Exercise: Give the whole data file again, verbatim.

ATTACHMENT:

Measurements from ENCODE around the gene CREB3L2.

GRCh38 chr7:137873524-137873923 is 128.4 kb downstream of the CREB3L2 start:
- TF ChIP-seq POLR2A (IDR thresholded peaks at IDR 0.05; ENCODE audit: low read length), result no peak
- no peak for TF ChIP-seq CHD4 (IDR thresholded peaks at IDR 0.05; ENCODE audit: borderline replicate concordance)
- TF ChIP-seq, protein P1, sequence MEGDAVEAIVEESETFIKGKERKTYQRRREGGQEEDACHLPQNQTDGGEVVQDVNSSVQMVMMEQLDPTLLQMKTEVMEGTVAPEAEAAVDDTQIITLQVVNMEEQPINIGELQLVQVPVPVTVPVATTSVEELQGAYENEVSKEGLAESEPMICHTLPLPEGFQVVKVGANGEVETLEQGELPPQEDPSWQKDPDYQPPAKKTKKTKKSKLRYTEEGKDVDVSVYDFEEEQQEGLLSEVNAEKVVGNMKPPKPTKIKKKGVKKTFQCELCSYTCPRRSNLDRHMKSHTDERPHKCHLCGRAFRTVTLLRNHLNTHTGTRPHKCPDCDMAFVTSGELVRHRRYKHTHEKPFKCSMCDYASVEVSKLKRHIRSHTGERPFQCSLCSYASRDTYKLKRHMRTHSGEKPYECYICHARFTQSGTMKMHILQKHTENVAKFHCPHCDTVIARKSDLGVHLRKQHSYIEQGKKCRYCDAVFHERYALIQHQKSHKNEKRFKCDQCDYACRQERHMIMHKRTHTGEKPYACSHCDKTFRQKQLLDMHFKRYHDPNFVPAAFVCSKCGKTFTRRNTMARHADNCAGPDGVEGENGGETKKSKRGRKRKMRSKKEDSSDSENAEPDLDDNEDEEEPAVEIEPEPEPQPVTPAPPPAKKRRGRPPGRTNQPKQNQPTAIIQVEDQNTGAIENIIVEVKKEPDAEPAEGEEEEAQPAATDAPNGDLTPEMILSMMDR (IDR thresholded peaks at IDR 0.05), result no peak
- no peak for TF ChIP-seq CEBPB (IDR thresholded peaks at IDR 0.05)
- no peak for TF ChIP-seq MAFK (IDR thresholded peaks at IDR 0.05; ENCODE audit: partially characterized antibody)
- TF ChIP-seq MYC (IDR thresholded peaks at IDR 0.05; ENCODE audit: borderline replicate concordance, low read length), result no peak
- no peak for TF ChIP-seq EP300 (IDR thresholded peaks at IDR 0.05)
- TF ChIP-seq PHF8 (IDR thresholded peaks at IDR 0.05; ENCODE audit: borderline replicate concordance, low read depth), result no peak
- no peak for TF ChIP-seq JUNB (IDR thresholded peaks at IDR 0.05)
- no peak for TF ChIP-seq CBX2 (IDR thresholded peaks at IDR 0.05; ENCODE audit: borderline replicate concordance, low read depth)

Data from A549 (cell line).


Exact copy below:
Measurements from ENCODE around the gene CREB3L2.

GRCh38 chr7:137873524-137873923 is 128.4 kb downstream of the CREB3L2 start:
- TF ChIP-seq POLR2A (IDR thresholded peaks at IDR 0.05; ENCODE audit: low read length), result no peak
- no peak for TF ChIP-seq CHD4 (IDR thresholded peaks at IDR 0.05; ENCODE audit: borderline replicate concordance)
- TF ChIP-seq, protein P1, sequence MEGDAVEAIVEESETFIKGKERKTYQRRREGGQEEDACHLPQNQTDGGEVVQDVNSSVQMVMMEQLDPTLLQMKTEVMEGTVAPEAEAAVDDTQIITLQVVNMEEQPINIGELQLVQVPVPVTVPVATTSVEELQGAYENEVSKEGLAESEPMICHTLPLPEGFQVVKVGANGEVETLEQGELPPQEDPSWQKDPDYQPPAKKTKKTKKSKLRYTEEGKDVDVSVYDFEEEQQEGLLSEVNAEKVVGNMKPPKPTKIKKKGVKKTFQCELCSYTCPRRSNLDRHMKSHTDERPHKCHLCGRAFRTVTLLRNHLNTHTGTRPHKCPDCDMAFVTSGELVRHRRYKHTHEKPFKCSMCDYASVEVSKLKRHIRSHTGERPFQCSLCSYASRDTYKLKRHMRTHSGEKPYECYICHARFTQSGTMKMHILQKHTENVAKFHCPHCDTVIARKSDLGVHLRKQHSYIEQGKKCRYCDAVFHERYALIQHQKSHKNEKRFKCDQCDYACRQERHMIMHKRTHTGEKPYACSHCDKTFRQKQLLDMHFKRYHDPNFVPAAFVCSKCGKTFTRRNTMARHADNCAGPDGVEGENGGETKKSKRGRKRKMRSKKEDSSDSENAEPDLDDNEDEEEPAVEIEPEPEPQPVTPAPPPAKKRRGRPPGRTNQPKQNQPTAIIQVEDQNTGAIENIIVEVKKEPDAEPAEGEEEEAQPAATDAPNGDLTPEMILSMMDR (IDR thresholded peaks at IDR 0.05), result no peak
- no peak for TF ChIP-seq CEBPB (IDR thresholded peaks at IDR 0.05)
- no peak for TF ChIP-seq MAFK (IDR thresholded peaks at IDR 0.05; ENCODE audit: partially characterized antibody)
- TF ChIP-seq MYC (IDR thresholded peaks at IDR 0.05; ENCODE audit: borderline replicate concordance, low read length), result no peak
- no peak for TF ChIP-seq EP300 (IDR thresholded peaks at IDR 0.05)
- TF ChIP-seq PHF8 (IDR thresholded peaks at IDR 0.05; ENCODE audit: borderline replicate concordance, low read depth), result no peak
- no peak for TF ChIP-seq JUNB (IDR thresholded peaks at IDR 0.05)
- no peak for TF ChIP-seq CBX2 (IDR thresholded peaks at IDR 0.05; ENCODE audit: borderline replicate concordance, low read depth)

Data from A549 (cell line).